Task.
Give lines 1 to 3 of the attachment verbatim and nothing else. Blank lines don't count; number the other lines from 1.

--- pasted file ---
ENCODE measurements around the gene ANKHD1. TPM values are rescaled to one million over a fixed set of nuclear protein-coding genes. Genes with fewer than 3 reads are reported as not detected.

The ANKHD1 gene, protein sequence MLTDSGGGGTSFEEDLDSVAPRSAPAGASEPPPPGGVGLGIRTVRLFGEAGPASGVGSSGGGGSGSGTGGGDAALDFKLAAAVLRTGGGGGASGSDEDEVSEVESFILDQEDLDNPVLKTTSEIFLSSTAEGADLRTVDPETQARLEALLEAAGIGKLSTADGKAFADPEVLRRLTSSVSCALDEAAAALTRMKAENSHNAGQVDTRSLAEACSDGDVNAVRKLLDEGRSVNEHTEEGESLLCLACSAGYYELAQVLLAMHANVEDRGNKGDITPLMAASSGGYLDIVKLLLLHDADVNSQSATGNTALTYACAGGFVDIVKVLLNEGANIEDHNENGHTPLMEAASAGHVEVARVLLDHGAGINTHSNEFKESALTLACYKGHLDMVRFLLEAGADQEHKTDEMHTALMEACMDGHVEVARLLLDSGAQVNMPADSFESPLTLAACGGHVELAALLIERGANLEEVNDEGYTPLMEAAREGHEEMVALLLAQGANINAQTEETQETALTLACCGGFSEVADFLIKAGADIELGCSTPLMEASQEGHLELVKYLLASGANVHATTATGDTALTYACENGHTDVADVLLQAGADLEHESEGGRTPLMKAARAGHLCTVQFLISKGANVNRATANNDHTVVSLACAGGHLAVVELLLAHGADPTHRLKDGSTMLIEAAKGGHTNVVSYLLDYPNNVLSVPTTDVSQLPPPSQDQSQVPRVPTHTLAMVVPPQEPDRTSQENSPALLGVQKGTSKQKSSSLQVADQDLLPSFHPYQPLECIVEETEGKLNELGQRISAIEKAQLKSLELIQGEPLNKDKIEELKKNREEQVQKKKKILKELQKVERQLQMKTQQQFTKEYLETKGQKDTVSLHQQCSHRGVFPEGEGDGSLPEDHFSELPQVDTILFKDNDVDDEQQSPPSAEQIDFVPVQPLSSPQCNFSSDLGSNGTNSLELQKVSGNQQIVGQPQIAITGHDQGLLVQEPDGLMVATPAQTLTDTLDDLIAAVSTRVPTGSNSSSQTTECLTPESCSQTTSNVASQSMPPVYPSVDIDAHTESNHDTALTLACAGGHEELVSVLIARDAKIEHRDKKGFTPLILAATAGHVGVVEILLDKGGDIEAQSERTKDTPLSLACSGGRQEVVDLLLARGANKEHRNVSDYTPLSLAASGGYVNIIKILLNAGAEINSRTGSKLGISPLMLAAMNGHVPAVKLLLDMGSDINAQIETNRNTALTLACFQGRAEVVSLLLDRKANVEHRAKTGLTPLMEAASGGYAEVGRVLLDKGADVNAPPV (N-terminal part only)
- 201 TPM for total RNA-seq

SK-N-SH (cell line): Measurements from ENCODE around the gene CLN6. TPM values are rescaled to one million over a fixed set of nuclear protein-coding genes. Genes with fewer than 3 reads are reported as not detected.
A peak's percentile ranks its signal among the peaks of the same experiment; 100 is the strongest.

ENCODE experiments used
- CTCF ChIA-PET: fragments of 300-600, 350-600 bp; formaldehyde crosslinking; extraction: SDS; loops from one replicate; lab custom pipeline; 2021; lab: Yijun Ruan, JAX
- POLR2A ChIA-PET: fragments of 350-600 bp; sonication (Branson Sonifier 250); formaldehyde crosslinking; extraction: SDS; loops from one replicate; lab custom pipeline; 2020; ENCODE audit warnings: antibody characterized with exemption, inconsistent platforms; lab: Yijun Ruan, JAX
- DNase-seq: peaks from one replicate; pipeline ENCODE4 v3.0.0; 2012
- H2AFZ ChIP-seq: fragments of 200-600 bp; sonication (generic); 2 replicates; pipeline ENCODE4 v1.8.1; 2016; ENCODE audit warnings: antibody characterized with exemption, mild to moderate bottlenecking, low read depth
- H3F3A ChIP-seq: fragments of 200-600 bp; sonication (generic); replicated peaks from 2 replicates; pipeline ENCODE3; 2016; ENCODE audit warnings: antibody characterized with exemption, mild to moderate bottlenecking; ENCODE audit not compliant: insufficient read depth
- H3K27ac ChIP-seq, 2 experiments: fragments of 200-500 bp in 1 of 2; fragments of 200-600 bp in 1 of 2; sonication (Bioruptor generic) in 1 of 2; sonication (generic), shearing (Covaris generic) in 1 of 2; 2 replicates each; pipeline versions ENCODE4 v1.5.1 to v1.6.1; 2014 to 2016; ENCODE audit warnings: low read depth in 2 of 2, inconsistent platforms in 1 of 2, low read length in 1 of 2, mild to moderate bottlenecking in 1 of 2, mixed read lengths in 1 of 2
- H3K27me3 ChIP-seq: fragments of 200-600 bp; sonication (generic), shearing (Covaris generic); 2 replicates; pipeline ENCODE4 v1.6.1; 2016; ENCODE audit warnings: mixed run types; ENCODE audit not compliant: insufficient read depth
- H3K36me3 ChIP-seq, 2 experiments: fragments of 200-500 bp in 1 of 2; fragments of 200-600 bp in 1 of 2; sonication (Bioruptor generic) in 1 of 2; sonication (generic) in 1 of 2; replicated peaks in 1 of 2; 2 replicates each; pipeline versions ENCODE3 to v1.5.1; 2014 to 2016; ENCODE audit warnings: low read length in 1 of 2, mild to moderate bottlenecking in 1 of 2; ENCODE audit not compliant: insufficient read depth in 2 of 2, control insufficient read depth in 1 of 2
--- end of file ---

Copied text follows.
ENCODE measurements around the gene ANKHD1. TPM values are rescaled to one million over a fixed set of nuclear protein-coding genes. Genes with fewer than 3 reads are reported as not detected.

The ANKHD1 gene, protein sequence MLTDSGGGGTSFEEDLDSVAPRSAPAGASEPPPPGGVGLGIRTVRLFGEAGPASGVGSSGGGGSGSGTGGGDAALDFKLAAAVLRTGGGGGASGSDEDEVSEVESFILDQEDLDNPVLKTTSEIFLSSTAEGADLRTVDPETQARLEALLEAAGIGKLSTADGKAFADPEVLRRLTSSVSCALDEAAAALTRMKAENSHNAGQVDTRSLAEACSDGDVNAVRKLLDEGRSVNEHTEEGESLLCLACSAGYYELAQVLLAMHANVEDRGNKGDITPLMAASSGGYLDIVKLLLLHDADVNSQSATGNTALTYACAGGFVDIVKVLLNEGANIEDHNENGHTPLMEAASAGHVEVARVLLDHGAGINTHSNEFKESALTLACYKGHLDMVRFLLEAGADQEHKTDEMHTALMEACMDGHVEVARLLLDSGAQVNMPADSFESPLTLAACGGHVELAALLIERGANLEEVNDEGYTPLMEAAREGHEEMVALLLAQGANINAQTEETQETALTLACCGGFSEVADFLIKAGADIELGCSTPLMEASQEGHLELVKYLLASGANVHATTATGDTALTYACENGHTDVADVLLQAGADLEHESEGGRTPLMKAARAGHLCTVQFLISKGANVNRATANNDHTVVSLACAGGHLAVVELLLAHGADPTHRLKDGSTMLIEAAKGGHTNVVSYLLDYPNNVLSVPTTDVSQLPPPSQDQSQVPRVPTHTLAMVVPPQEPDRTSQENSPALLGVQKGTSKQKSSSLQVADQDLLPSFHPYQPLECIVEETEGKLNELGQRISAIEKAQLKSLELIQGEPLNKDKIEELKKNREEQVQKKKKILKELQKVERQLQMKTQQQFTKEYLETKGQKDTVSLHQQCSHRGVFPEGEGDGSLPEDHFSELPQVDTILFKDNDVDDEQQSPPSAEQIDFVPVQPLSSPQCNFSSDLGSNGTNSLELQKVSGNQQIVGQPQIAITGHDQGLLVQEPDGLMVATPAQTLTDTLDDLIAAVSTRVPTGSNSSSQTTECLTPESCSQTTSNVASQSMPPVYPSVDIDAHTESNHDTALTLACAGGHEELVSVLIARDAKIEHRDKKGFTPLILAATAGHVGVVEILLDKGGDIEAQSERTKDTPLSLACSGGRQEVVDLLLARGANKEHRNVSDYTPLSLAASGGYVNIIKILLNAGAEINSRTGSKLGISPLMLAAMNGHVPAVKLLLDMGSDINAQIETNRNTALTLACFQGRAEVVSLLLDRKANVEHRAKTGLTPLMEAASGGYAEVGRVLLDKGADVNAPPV (N-terminal part only)
- 201 TPM for total RNA-seq